Tag: Healthcare

Is Medicaid Crowd-Out the Only Effect of Obamacare? »

Medicaid “crowd-out” is the hypothesis that enrolling more people in Medicaid will cause some people to drop private coverage in favor of Medicaid. The rate of crowding out may reach 60 percent. Now, courtesy of the Robert Wood Johnson Foundation (RWJF), we have evidence that the entire effect of Obamacare so far is to...
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Obamacare’s Tax Credits in Jeopardy »

Today, we received dueling circuit court decisions on Obamacare’s tax credit component. The D.C. Circuit held (2-1) that the tax credits do not apply to health insurance purchases through an exchange established by the federal government, whereas the Fourth Circuit held that they do. If the subsidies are not available for insurance purchased through exchanges established by the feds, then Obamacare...
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Households Finance Only 70 Percent of Their Own Consumption, Down from 93 Percent in 1959 »

The leftish think tank Demos has published a very thorough criticism of how we measure Gross Domestic Product. Scholar Lew Daly argues that we give government too little credit for its spending, because government invests in goods and services that increase total GDP. For example, household incomes increased dramatically in the 20th century due...
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“Prize-Grants” or Patents for Pharmaceutical Innovation? »

Over at the American Enterprise Institute’s online magazine, Arnold Kling has proposed “prize-grants” in favor of patents for pharmaceutical research. Kling dislikes patents: Patents have always been a problematic way to promote innovation. They raise prices of products far above marginal cost. They impose legal costs involved in obtaining, attacking, and defending patents. They...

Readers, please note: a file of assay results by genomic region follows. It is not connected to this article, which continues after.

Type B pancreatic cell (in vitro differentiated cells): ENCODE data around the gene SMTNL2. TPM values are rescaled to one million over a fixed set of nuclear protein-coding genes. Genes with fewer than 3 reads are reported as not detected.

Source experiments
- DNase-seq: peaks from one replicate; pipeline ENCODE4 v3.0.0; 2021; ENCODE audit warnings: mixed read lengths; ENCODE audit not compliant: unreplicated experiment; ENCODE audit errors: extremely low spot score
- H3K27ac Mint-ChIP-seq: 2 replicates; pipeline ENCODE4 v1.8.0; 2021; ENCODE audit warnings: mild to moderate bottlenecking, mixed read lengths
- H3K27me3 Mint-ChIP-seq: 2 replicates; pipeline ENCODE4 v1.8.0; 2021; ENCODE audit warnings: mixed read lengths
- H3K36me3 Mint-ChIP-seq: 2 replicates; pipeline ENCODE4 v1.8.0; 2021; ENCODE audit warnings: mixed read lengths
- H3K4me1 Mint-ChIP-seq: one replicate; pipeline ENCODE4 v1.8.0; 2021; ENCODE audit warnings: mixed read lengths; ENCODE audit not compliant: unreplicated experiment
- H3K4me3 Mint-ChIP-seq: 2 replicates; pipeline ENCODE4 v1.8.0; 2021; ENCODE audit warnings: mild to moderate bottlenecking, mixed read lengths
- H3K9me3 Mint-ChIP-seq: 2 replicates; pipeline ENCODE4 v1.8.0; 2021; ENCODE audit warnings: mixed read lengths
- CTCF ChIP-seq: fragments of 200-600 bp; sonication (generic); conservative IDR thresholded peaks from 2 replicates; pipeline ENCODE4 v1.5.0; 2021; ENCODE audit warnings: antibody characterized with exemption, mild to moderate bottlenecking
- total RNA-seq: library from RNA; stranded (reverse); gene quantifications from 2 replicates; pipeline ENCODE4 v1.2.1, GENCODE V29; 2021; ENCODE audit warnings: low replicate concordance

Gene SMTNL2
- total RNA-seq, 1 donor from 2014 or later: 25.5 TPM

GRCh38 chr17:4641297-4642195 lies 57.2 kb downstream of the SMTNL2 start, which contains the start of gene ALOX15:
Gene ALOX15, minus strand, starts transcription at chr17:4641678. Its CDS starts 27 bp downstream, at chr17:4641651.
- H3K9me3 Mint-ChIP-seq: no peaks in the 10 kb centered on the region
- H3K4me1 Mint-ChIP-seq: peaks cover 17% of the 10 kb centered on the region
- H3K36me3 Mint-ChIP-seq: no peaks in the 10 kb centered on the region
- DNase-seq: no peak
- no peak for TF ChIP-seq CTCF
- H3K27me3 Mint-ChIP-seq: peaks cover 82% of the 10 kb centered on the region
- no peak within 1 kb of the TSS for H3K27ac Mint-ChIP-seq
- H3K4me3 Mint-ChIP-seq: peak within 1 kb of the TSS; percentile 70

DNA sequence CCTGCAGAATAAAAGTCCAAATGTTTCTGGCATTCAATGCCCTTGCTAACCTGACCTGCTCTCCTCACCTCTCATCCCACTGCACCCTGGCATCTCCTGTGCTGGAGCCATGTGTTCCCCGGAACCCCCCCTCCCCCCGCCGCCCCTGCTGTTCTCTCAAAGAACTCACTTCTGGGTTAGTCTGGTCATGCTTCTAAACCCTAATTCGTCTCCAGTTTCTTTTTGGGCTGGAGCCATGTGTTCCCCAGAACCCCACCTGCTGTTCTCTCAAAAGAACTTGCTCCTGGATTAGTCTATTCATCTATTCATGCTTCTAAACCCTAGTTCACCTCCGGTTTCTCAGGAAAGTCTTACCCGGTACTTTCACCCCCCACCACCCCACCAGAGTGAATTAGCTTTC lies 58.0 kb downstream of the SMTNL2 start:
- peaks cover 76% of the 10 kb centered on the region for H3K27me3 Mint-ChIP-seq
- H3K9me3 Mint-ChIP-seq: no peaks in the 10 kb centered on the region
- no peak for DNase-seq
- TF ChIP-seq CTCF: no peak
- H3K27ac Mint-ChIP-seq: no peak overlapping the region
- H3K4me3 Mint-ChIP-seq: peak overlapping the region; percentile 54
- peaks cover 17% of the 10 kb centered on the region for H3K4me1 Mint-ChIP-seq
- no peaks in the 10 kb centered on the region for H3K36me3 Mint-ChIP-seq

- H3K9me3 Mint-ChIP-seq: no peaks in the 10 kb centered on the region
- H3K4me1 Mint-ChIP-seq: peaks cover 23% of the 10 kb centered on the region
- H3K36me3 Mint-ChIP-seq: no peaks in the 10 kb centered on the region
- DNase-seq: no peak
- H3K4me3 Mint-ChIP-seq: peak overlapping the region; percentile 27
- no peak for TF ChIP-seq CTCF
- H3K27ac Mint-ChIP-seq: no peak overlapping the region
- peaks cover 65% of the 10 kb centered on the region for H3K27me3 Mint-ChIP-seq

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Health Spending Grew Slower in U.S. than in Other Developed Countries, 2007-2011 (but the Trend Won’t Last) »

It is unlikely that Obamacare explains the slowing rate of growth in health spending. A new research paper by Luca Lorenzoni and colleagues, from the Organization for Economic Co-operation and Development, confirms not only that the slowdown occurred well before Obamacare, but that health spending has slowed more in the United States than in...
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Governmental “Reform” Is an Oxymoron »

Pick your favorite scandal du jour: Four employees of the Export-Import Bank recently were forced out of their jobs following allegations that they had solicited or accepted bribes from beneficiaries of the bank’s subsidies for foreign-based purchasers of U.S. exports or steered loans to politically powerful U.S. exporters. The director of the Internal Revenue...
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Understanding Waiting Times for Health Care »

In Sunday’s New York Times, reporter Elizabeth Rosenthal discusses evidence that that waiting times for medical care in the United States do not always compare favorably with those of other developed countries: “I fully expect wait times to be going up this year for Medicaid and Medicare and private insurance because we are expanding...
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Another Cover-Up? IRS and Social Security Administration Not Cooperating with Obamacare Fraud Investigation »

In early June, we learned that over two million (of a total of eight million) Obamacare applications lacked income, citizenship, or immigration data to verify eligibility for Obamacare’s tax credits. In the middle of the month, the Obama administration began contacting “hundreds of thousands of people with subsidized health insurance to resolve questions about...
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Why Hobby Lobby Is Not an Assault on Women »

The reactions from the progressive side of the fence to Burwell v. Hobby Lobby Stores, Inc. was stunning. The spin is that American women have been stripped of fundamental constitutional protections. Sandra Fluke at The Washington Post’s blog claimed that “[t]he Hobby Lobby case is an attack on women.” The White House lamented that the...
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Does the United States Over Diagnose Cancer? »

Ezra Klein challenges the notion that patients in the United States get better cancer treatment than patients in other developed countries. Klein was writing in response to the Commonwealth Fund’s comparison of health systems in eleven developed countries. As I noted previously, one problem with this survey is that there is no apparent relationship...
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